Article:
Instead, opt for a balanced, slow-release fertilizer applied sparingly in early spring. This provides the plants with the necessary nutrients to support healthy growth and abundant blooming throughout the season without risking nutrient imbalances or excessive vegetative growth. 

Remember to follow the manufacturer's instructions carefully when applying fertilizer to avoid overfeeding the plants.


Deadheading spent flowers is a simple yet effective technique for prolonging the blooming period of blanket flowers. Regular deadheading removes faded blooms before they have a chance to go to seed, redirecting the plant's energy into producing new flower buds instead. 

To deadhead blanket flowers, simply pinch off the spent flowers at the base of the stem using your fingers or a pair of pruners. This encourages the development of new buds and ensures a continuous display of colorful blooms throughout the growing season. 

Make deadheading part of your regular garden maintenance routine, checking the plants every few days during peak blooming periods for any spent flowers that need removal.


Over time, blanket flower clumps can become overcrowded, leading to reduced flowering and overall plant vigor. Dividing the clumps every few years helps rejuvenate the plants and prevent them from becoming too congested. The best time to divide blanket flowers is in early spring or late summer when the weather is mild and the plants are actively growing. 

To divide the clumps, carefully dig up the entire plant using a garden fork or shovel, taking care to preserve as much of the root system as possible. Use a sharp knife or garden shears to separate the clump into smaller sections, each containing several healthy shoots and roots. 

Replant the divided sections in well-prepared soil, and water thoroughly, and continue to care for them as usual. 

Dividing blanket flowers not only promotes better plant health but also allows you to expand your garden's floral display with minimal effort.

Start Planting Blanket Flowers Today

With proper care and attention, your blanket flowers will reward you with a profusion of colorful blooms from spring through fall. These cheerful flowers not only attract pollinators like bees and butterflies but also add a cheerful flair to borders, rock gardens, and containers. 

Whether you're a novice gardener or a seasoned enthusiast, planting blanket flowers is sure to bring joy and beauty to your outdoor space this spring.

Start planting blanket flowers today! Happy gardening!

Blanket Flower - TN Nursery

Blanket Flower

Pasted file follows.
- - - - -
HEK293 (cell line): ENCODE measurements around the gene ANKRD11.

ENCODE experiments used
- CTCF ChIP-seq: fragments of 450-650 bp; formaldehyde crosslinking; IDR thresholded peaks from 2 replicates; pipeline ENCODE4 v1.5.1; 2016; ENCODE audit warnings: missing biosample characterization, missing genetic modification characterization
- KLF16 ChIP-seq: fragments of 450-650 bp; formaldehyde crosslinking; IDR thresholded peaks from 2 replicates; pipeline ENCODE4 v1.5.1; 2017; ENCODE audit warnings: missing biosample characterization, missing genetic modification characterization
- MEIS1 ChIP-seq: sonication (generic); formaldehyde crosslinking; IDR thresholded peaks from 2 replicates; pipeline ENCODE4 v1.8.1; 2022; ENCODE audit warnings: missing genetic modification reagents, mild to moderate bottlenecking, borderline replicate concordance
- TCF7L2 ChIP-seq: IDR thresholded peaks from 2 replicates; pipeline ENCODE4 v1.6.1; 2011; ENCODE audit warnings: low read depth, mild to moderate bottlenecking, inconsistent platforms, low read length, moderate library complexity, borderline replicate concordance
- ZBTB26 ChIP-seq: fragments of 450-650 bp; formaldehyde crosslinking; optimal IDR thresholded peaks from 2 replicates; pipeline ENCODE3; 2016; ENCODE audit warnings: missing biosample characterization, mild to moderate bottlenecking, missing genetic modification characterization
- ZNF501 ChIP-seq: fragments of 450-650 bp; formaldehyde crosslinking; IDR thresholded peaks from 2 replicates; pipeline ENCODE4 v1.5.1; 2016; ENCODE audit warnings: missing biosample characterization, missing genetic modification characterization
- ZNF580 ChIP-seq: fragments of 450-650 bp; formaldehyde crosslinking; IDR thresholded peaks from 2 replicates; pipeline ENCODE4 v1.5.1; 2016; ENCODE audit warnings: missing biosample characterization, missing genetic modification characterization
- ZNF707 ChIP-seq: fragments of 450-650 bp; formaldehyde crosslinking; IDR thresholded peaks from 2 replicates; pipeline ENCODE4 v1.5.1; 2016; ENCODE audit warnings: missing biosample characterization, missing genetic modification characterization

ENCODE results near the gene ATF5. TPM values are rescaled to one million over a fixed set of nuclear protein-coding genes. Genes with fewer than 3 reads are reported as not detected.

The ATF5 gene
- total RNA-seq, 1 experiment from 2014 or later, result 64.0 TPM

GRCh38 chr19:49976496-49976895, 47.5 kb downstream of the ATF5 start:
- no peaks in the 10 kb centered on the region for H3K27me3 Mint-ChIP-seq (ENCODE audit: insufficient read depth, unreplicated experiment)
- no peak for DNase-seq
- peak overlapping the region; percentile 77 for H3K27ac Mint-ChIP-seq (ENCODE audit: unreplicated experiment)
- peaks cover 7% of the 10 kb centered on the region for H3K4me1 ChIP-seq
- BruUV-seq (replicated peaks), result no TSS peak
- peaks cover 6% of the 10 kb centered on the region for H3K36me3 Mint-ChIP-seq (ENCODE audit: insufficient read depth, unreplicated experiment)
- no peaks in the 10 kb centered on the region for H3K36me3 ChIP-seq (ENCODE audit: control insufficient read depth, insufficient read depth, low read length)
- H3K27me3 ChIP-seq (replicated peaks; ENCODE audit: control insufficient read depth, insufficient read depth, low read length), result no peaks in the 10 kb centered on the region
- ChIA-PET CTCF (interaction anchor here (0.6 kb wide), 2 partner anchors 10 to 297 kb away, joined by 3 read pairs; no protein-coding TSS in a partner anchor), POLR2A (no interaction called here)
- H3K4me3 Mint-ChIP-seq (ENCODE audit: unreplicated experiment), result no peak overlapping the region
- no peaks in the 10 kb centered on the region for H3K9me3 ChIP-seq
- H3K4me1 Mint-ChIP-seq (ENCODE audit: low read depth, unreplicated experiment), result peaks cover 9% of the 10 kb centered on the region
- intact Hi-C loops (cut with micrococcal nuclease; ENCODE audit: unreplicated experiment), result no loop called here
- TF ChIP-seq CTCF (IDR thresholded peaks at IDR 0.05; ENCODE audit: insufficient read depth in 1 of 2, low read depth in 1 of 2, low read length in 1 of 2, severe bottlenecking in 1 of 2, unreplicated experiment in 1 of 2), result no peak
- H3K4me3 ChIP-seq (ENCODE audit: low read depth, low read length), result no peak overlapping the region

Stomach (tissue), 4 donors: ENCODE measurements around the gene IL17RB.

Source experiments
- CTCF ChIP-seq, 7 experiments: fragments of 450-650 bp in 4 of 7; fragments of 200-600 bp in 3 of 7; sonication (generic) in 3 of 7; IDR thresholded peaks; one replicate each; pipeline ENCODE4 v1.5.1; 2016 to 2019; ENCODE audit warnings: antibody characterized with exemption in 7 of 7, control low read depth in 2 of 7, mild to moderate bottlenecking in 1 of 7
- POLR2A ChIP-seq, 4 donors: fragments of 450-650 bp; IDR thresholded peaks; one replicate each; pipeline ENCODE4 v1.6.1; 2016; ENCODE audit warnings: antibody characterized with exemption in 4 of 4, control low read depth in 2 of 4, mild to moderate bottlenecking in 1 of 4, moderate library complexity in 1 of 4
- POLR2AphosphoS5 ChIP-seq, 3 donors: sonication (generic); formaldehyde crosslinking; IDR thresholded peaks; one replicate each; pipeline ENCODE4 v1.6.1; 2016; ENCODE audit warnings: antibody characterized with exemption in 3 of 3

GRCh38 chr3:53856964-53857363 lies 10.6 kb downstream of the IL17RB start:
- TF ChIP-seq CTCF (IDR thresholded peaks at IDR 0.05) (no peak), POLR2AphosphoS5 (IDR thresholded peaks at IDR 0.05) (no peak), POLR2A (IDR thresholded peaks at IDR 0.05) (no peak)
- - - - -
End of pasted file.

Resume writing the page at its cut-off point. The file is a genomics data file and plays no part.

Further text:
Blanket flower is perennial wildflower known for its vibrant, daisy-like blooms with red or yellow petals and dark center disks.Often found in prairies and gardens, they are known for attracting pollinators and adding a splash of color to landscapes. Blanket flower is the perfect choice when you’re craving warmth. This radiant wildflower with an extended blooming season will light up your garden with a kaleidoscope of glowing colors. How Did Blanket Flower Get Their Name There are roughly 30 species of the genus Gaillardia. Multiple legends surround the name. The simplest indicates that it comes from the tendency of these plants to quickly blanket the ground with vibrant blooms. Another suggests that the name comes from the way thriving patches of these plants are reminiscent of brightly patterned Native American blankets. One story links the inspiration for the plants name to the gorgeous blooms that repeatedly appeared on the grave of a talented Native American weaver who was famous for creating richly hued blankets. What Colors Can You Expect With Blanket Flower They are available in an array of hot colors. Yellows, oranges, peaches, reds, maroons, and burgundies are common. The flowers are intensely colored and framed by silver-green foliage that’s slightly hairy. The color is vivid and long-lasting. These plants bloom repeatedly throughout the summer and into the fall. What Does Blanket Flower Look Like Generally, they have daisy-like flowers that feature multiple rays around a central disc. These rays can be in a single or double layer. There may be flat or trumpet-shaped petals. Some flowerheads offer a single, vibrant hue. Others boast bands of colors, resulting in a striking ombre effect. They send up stems that feature a single bloom measuring between two inches and four inches. The plants typically reach heights of 12 inches to 18 inches, but they can grow up to 36 inches tall. Why Should I Plant Blanket Flower They are a wonderful way to add more color to any space, and their blooms last well in both gardens and vases. They are heat- and drought-tolerant, and they withstand deer, rabbits, and groundhogs while attracting bees, butterflies, and birds. Their ability to blanket the ground with a carpet of color makes them a popular choice for borders, roadside plantings, and ground covers. They also thrive in rock gardens, cottage gardens, and pollinator gardens.